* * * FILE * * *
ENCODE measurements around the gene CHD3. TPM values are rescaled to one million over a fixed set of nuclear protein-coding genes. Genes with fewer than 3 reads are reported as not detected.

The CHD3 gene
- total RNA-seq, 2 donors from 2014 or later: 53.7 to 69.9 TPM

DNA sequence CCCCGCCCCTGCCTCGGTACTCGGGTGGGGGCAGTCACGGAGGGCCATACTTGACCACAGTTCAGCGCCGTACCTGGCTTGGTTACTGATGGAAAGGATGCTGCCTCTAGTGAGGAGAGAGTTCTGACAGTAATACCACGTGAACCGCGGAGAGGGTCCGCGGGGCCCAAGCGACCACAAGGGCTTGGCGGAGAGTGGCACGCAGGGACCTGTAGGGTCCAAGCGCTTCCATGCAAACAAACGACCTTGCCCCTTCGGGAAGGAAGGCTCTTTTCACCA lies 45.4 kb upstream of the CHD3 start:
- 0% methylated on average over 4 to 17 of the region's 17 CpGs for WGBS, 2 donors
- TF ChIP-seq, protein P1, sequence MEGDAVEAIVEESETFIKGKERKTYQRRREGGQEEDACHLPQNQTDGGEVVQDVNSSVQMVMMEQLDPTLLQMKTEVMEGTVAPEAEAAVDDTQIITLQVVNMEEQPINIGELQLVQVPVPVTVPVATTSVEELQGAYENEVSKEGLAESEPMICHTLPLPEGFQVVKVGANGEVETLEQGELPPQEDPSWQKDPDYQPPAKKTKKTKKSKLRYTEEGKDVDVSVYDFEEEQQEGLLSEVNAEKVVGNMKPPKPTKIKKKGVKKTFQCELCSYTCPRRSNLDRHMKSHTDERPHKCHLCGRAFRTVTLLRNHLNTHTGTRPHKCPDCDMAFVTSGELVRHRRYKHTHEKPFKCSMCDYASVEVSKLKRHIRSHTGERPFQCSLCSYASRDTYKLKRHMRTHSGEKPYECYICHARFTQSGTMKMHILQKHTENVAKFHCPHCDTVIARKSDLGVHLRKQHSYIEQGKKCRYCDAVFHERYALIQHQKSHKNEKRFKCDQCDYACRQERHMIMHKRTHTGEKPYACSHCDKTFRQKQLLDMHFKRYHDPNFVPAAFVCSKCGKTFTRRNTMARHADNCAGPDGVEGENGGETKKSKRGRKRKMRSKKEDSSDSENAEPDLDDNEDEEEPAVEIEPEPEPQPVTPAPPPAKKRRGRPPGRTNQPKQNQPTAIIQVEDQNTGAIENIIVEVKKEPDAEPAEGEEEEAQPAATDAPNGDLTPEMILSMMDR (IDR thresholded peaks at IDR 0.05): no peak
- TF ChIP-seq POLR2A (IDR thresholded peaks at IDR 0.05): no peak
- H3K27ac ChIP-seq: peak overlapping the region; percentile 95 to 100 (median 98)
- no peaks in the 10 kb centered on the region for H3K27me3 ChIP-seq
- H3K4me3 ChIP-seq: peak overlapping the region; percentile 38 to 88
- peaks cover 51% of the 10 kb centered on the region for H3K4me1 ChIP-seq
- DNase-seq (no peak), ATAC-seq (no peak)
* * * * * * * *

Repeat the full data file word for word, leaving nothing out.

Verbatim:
ENCODE measurements around the gene CHD3. TPM values are rescaled to one million over a fixed set of nuclear protein-coding genes. Genes with fewer than 3 reads are reported as not detected.

The CHD3 gene
- total RNA-seq, 2 donors from 2014 or later: 53.7 to 69.9 TPM

DNA sequence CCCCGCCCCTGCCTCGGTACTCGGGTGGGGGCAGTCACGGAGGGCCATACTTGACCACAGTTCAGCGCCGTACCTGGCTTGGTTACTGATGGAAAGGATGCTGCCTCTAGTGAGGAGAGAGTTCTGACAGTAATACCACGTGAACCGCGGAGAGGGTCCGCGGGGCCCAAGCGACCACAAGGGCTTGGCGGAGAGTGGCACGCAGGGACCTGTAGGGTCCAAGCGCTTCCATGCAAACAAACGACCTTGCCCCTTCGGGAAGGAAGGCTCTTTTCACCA lies 45.4 kb upstream of the CHD3 start:
- 0% methylated on average over 4 to 17 of the region's 17 CpGs for WGBS, 2 donors
- TF ChIP-seq, protein P1, sequence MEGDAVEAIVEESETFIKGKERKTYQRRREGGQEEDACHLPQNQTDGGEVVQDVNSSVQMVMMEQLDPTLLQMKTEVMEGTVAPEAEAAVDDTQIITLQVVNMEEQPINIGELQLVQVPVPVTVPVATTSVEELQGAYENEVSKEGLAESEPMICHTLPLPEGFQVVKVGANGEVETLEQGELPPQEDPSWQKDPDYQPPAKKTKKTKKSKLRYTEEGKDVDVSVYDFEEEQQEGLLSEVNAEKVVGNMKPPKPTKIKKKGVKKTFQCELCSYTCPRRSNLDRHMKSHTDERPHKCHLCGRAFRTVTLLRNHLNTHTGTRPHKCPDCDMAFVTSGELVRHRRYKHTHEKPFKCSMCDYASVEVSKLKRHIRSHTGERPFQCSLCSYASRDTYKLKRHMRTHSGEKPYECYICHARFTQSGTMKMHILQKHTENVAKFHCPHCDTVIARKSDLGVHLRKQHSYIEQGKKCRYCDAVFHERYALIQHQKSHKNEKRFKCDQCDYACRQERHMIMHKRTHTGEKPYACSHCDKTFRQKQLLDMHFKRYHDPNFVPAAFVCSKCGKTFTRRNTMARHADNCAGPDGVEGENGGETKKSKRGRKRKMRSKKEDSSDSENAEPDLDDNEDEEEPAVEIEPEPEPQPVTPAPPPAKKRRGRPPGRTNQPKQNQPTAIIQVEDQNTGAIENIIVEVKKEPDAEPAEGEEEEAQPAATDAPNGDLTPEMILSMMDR (IDR thresholded peaks at IDR 0.05): no peak
- TF ChIP-seq POLR2A (IDR thresholded peaks at IDR 0.05): no peak
- H3K27ac ChIP-seq: peak overlapping the region; percentile 95 to 100 (median 98)
- no peaks in the 10 kb centered on the region for H3K27me3 ChIP-seq
- H3K4me3 ChIP-seq: peak overlapping the region; percentile 38 to 88
- peaks cover 51% of the 10 kb centered on the region for H3K4me1 ChIP-seq
- DNase-seq (no peak), ATAC-seq (no peak)